Forecasting Love and Weather exhausted me as well
#5 Cafe Minmandang
This was by far the worst scripted drama I completed. It was a badly plotted serial killer comedy with a charmless romance that involved a weirdly sadistic met-while-the-female-lead-was-in-childhood-and-the-male-lead-was-adult relationship. It ended with the loving prospect of dating while hunting body parts left by another serial killer.
#6 Twenty Five, Twenty One
This show was enormously popular because of some beautifully acted and filmed romantic scenes, but it hurt that the lengthy and deeply felt first romance shown throughout the drama proved to have virtually NO IMPACT on the female lead’s adult life. In fact, the show was a preview of the summer fantasy blockbuster, Alchemy of Souls, because the adult version of the female lead had obviously been soul-shifted. The much disliked ending wasn’t a surprise — it felt more like a result of the writer sneering at viewers throughout: “For some reason you kept expecting bittersweet memories of a youthful romance. Yeah, I fooled you — the romance you loved was pointless! So long, suckers!” (Also a preview of another show to come — see #10)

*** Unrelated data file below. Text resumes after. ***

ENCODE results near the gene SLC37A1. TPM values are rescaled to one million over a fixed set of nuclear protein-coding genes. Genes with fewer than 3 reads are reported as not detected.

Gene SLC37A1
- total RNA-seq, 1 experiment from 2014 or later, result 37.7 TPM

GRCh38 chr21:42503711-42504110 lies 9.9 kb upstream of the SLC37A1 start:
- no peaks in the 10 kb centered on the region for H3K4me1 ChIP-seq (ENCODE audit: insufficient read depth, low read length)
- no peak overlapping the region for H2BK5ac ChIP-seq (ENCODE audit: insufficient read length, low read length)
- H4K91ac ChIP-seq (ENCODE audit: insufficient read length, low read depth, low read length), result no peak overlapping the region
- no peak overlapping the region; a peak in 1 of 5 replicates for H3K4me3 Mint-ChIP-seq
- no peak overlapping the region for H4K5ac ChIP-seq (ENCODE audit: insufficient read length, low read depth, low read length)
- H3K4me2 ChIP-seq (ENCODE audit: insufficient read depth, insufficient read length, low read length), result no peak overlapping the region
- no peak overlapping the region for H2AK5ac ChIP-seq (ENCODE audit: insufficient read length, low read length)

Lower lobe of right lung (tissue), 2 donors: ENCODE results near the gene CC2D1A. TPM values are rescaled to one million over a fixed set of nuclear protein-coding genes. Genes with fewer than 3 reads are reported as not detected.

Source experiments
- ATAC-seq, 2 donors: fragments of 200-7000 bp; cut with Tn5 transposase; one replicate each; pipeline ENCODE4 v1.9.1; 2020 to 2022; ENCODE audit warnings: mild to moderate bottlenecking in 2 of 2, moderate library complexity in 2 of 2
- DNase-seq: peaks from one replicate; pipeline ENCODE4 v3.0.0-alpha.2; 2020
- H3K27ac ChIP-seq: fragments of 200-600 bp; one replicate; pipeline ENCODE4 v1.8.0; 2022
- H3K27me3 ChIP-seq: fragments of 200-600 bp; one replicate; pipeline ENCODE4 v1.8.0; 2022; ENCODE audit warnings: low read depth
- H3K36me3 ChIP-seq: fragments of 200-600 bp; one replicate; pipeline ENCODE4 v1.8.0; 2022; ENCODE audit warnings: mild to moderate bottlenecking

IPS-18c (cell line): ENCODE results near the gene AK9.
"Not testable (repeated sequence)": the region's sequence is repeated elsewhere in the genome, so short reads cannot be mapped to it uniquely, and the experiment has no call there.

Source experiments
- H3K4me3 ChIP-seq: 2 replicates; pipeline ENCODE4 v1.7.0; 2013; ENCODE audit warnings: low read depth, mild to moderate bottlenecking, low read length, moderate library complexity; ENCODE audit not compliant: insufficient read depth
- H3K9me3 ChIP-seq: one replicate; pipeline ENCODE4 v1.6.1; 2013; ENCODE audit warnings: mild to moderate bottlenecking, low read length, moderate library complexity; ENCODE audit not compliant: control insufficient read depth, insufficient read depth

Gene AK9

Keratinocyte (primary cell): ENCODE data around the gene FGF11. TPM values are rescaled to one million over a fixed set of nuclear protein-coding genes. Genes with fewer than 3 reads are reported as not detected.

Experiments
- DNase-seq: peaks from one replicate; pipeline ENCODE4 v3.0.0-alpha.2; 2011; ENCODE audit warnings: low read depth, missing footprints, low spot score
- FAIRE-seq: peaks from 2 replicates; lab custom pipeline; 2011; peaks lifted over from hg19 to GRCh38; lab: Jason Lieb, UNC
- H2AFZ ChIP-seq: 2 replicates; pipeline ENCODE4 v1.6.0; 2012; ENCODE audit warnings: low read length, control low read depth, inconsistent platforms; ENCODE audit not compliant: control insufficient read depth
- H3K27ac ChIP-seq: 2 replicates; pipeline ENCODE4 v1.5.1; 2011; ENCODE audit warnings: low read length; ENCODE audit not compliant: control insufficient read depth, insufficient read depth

#7 Today’s Webtoon